Anomalous diffusion in simulations of pumping tests on fractal lattices
Published:January 01, 2005
Shaun Sellers, John A. Barker, 2005. "Anomalous diffusion in simulations of pumping tests on fractal lattices", Understanding the Micro to Macro Behaviour of Rock–Fluid Systems, R. P. Shaw
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The recent interest in fractals in the geosciences literature has led to several proposed theoretical models for the hydraulic testing of fractured-rock systems that exhibit a fractal-like geometric structure. There is, however, no agreement on the correct form of the resulting model equations. In order to gain some insight into the range of possible behaviours to be expected from pumping tests on such systems, as well as the type of theoretical models needed, extensive simulations of pressure diffusion for transient groundwater flow, modelled by random walks on both deterministic and random fractal lattices were performed. For simplicity, the focus was on measurements of the random-walk dimension for generalized Sierpinski carpets, a proposed model for porous and fractured media. In addition to the expected anomalous slow down in diffusion in fractals as measured by the random-walk dimension, the simulations show further novel and unexpected anomalous behaviour due to the presence of internal boundaries at all scales. None of the proposed theoretical models for pumping tests on fractals appears consistent with all of the observed anomalous behaviours. The simulations suggest that interpretation of experimental pumping tests in terms of well-defined non-integer dimensions can be difficult, even when finite-size effects are negligible.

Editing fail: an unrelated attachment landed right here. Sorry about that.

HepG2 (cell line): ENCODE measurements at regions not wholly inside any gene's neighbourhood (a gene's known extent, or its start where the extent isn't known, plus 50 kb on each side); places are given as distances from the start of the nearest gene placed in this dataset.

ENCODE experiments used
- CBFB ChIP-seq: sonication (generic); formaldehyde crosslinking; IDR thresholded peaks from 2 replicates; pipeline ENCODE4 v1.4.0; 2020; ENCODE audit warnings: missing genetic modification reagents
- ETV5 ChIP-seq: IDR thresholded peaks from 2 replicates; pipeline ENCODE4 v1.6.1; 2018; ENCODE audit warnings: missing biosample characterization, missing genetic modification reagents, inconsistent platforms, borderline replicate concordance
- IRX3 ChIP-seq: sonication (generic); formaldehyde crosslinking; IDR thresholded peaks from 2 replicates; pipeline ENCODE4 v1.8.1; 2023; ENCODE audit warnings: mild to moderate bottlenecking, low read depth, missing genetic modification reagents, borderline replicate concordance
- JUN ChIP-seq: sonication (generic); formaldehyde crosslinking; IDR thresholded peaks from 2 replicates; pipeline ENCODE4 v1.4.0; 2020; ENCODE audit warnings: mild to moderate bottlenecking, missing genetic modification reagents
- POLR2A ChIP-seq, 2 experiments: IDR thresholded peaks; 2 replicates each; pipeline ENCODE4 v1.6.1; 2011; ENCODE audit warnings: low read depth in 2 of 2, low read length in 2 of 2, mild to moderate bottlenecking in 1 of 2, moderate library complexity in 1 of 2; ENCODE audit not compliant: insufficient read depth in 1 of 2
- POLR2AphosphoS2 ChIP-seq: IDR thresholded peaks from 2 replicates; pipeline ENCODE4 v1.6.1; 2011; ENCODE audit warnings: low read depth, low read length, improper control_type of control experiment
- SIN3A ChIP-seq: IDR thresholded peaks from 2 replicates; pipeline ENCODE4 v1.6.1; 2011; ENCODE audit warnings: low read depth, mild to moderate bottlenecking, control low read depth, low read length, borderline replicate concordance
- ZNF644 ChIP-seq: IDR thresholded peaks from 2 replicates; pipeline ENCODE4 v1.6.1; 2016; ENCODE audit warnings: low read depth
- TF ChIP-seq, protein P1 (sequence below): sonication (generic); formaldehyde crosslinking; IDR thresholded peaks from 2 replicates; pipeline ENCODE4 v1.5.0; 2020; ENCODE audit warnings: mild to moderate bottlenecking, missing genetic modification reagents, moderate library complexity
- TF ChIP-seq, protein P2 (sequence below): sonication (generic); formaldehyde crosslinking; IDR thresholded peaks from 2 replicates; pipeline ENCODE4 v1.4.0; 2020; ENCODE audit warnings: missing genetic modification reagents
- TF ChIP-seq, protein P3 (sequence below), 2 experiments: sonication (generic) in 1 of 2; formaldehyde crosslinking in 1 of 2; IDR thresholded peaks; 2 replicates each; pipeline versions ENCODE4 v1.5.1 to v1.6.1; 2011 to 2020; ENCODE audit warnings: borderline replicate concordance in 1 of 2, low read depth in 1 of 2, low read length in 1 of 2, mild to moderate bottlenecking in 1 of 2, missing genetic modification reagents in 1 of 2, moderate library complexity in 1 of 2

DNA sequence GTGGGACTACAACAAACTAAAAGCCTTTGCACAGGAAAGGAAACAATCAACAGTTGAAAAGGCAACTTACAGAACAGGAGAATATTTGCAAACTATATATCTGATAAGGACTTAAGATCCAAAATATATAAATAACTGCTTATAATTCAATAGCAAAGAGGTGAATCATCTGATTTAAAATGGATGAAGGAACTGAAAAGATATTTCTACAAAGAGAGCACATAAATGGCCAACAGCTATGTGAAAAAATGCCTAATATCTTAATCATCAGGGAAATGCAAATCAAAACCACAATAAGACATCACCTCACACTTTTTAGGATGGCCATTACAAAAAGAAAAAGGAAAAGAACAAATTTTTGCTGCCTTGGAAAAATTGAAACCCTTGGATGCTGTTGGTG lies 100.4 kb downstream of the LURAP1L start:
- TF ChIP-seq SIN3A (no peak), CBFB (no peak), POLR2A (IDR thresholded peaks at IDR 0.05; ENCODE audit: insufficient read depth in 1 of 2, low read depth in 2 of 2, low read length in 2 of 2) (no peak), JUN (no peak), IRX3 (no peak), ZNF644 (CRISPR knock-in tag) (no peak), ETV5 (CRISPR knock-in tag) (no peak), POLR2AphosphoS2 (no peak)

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Understanding the Micro to Macro Behaviour of Rock–Fluid Systems
Understanding how fluids flow through though rocks is very important in a number of fields. Almost all of the world's oil and gas are produced from underground reservoirs. Knowledge of how they got where they are, what keeps them there and how they migrate through the rock is very important in the search for new resources, as well as for maximising the extraction of as much of the contained oil/gas as possible. Similar understanding is important for managing groundwater resources and for predicting how hazardous or radioactive waste or carbon dioxide will behave if stored or disposed of underground. Unravelling the complex behaviour of fluids as they flow through rock is difficult, but important. We cannot see through rock, so we need to predict how and where fluids flow. Understanding the type of rock, its porosity, the character and pattern of fractures within it and how fluids flows through it are important. Some contributors to this volume have been trying to understand real rocks in real situations and others have been working on computer models and laboratory simulations. Put together, these approaches have yielded very useful results, many of which are discussed in this volume.